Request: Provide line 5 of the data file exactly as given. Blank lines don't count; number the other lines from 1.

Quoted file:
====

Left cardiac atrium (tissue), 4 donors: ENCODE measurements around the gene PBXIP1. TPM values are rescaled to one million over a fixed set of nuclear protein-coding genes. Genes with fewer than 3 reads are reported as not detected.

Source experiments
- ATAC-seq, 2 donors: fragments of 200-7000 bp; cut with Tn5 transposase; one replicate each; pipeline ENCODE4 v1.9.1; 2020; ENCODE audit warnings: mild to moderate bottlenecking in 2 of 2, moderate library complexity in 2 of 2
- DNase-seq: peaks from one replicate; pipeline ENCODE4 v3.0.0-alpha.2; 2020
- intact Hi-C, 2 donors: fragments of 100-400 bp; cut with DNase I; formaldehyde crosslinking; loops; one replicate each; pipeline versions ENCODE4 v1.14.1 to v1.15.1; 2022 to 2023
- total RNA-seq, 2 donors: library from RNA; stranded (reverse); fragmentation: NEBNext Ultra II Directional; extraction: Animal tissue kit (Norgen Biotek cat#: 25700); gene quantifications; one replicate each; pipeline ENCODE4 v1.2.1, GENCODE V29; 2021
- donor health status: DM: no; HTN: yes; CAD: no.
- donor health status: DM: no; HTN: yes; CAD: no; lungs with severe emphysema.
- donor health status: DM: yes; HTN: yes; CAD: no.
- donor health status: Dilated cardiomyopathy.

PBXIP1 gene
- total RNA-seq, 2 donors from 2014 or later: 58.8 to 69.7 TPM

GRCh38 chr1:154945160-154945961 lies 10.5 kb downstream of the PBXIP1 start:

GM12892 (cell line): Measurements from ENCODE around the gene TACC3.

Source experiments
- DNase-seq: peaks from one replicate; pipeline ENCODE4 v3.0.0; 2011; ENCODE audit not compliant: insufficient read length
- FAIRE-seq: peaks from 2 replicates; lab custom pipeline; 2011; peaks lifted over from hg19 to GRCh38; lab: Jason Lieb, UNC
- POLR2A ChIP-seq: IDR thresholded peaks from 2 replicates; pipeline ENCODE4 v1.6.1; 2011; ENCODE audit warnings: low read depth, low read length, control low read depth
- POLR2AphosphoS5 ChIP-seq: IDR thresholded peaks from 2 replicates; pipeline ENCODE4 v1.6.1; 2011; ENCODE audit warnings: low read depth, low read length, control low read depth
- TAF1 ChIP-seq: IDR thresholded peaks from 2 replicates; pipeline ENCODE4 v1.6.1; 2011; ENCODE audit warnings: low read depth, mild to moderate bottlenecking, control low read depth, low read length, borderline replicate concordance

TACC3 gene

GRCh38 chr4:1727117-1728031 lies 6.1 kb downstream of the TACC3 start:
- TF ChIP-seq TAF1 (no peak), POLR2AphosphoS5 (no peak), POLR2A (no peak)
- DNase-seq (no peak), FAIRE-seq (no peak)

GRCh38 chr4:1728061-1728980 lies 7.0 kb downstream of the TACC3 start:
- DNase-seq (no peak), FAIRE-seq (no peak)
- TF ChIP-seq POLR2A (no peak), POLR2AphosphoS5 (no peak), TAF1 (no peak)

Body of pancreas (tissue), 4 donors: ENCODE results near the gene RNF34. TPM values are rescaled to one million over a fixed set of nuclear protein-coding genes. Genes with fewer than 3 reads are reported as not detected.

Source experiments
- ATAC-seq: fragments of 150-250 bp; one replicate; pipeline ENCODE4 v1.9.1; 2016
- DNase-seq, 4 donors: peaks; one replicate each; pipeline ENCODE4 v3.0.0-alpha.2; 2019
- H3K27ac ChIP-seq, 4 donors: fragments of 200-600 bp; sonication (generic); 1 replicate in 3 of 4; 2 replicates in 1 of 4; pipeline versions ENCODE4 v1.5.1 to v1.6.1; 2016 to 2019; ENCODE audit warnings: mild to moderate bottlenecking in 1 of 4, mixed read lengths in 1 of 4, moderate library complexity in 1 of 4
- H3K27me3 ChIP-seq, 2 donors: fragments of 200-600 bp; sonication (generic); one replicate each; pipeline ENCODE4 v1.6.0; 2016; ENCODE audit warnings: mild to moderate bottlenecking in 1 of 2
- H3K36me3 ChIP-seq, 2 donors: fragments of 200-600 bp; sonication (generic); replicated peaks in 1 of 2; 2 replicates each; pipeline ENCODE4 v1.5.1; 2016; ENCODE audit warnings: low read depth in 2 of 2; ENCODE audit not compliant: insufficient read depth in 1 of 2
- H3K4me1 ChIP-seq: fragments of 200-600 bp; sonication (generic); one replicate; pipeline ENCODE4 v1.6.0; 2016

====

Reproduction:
- intact Hi-C, 2 donors: fragments of 100-400 bp; cut with DNase I; formaldehyde crosslinking; loops; one replicate each; pipeline versions ENCODE4 v1.14.1 to v1.15.1; 2022 to 2023